Alex shakes his head, his moment of humor fading. “Anyway…I thought I managed to keep it a secret.”
“Except she turned out to be sneakier than either of us expected, and she snuck into your office to figure out what you were hiding,” I say dryly.
“And subsequently disappeared on you,” Alex says glumly.
Neither of us say anything for a long moment. Alex is stewing in guilt and regret. I don’t know what to say to make him feel better. I don’t blame him, not really, but I don’t think he’ll believe me.
“Did you ever… Did you ever keep searching?” I ask cautiously after a moment. “After she left.”
“No,” he admits. “It was already enough of an invasion of your privacy. I didn’t want to look any further when I didn’t have to.”
Stunned, I stare at him, freezing in the act of cleaning a glass. Alex had accidentally tracked down all the evidence that was used in court to try and prove me guilty. Then he hid it from Jessica, the very woman who had requested his services, and tried to search for the reasons why I wasn’t in jail, ultimately failing to do so before Jessica left. After that, he stopped searching to respect my privacy, never knowing the truth. Yet he still treated me like a friend?
“You don’t…?” I can’t help but ask.
“I’m not a fool,” Alex says, and there’s a hint of imperiousness in his voice as he gives me a stern look over his glasses. “You were released, which means you were proven innocent. I didn’t have to keep looking to know that.”
A bubble of laughter wells up in me. Funny… This is the first time anyone who knows my story has actually believed me. My foster family at the time had cut all ties to me. Jessica had left me. No one other than my lawyer believed me, and I had always half suspected it was because of the fame he would get if he won my case.
“It was a frame.” The words leave me without my permission. There’s a tight feeling in my chest, as though I’ve been waiting for so long to finally speak. “My friends at the time… They framed me. They killed the girl on accident, and they figured that me, poor, fostered Grant, wouldn’t be missed by anyone. So they left evidence to try and prove it was me.”
“Shoddily,” Alex reminds me softly.
I snort. My hands are shaking. “Yeah. Luckily for me. The lawyer picked it all apart, essentially scolded the police and the entire court for not looking more closely. I still think I was voted innocent because he made them feel bad for picking on me. After that, I left Mississippi and made my way to Philadelphia. After a while, all the hype died down, and no one recognized me anymore.”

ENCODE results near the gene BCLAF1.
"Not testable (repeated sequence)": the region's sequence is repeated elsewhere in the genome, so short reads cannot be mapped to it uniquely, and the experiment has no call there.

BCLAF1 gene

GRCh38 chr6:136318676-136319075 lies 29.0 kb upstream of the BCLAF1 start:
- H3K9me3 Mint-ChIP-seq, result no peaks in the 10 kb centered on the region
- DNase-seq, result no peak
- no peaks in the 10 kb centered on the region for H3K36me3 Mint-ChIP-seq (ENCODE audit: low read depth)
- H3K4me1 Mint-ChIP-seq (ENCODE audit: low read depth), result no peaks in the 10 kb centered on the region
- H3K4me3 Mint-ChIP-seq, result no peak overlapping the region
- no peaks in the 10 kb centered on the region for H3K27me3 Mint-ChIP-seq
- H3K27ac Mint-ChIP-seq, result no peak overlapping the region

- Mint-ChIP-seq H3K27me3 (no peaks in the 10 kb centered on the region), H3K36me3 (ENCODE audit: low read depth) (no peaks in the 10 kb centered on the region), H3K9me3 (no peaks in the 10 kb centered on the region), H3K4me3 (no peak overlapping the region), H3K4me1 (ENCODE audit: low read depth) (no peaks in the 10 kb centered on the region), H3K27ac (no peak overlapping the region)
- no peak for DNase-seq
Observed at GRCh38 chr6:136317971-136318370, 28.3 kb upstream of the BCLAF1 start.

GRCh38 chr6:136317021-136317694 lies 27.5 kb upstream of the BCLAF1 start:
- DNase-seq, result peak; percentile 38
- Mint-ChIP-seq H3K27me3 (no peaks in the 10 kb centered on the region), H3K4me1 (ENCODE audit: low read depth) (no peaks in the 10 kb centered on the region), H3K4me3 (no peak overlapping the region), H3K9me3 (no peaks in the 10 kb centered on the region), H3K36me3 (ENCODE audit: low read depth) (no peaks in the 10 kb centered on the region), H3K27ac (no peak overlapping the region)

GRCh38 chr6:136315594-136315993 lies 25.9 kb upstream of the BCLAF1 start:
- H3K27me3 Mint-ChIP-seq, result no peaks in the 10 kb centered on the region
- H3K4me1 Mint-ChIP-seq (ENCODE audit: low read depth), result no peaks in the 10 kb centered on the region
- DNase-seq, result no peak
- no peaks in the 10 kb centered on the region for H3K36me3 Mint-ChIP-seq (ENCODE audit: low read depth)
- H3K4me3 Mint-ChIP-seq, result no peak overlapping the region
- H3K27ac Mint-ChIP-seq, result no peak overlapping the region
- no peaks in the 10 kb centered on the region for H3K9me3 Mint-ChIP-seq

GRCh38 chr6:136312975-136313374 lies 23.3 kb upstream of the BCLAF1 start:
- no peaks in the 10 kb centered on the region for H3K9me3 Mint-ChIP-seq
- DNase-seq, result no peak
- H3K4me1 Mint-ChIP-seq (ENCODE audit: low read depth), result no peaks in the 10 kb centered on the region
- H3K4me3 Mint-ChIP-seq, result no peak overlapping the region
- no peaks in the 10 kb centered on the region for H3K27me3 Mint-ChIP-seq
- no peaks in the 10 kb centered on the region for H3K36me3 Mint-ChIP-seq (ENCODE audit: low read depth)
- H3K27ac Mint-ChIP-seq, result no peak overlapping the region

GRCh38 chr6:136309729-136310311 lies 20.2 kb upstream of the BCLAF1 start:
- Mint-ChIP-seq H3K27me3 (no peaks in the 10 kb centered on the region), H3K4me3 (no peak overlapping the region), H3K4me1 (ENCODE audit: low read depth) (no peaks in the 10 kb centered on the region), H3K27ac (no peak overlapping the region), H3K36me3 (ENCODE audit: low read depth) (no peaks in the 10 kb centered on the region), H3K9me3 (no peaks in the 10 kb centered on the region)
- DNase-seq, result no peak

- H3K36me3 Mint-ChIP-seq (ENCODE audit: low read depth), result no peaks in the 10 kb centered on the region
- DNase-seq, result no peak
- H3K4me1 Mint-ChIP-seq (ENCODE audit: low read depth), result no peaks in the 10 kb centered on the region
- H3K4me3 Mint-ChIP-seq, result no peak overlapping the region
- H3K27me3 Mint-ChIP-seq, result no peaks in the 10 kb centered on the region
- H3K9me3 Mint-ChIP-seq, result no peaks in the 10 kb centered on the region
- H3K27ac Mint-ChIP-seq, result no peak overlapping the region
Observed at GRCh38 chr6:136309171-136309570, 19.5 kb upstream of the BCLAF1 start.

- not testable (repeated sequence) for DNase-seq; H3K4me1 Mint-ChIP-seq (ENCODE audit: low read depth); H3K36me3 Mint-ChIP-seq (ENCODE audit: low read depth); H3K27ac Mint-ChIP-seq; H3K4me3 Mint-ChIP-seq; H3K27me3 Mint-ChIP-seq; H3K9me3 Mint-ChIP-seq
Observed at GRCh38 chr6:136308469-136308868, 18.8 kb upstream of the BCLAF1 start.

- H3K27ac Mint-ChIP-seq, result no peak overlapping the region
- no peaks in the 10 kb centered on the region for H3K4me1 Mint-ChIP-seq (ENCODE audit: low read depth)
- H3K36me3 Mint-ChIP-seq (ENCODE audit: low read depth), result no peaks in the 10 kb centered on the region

“It must have been terrible,” Alex says.
“I tried to forget about it all,” I say. “I think I even succeeded. I didn’t even really think about it when Jessica left.” I pause, lowering my eyes. “I had nightmares for the first time in years last night. Jessica really thought I was a murderer?”
“She was scared,” Alex points out. “Maybe part of her is still scared because she still doesn’t know the truth.”
“Does it matter?” I ask. This is the question that has been haunting me. “In some ways, I do understand. But she didn’t talk to me about it. She didn’t think logically. You figured out what was going on, just because I wasn’t in jail. So why couldn’t she?” My shoulders hunch. “Did she really trust me so little?”
“I don’t know,” Alex says quietly. “I’m sorry… I have no idea.”
I give him a half smile. “Don’t be sorry. You didn’t do anything wrong. You didn’t break us up. Jessica got paranoid and she forgot she could just ask me, and then she couldn’t figure out what to do. Maybe even I’m a little at fault; I knew something was wrong, but I didn’t try and ask her about it, either.”
“Maybe,” Alex says with a shrug of one, slim shoulder. “What are you going to do about it now?”
I laugh darkly.
“I have no idea,” I confess. “I couldn’t face it all last night, but I know I have to talk to her about it. I’m supposed to go over on Sunday, as per our agreement.” I pause. “Though maybe I should cancel, get a few more days to get my head in order. Or I could ask if Owen can come around to my place.”
“Or,” Alex says delicately, “you could talk to her.”
I wince. “Or that,” I sigh. “I just don’t know what to say. What do you say to a bombshell like that?”
“The truth?” Alex suggests. “Tell her what you just told me.”
Thing is, I don’t know if Jessica deserves the truth from me. She didn’t bother chasing down the full truth three years ago. Why do I have to give it to her now?
Then I remember that, only the other day, she asked to try again. She doesn’t know the whole truth. But she still wants to be in a relationship with me. She still wants to try and make things right.
“Okay,” I say. I hope I don’t regret this. “I’ll talk to her over the weekend.”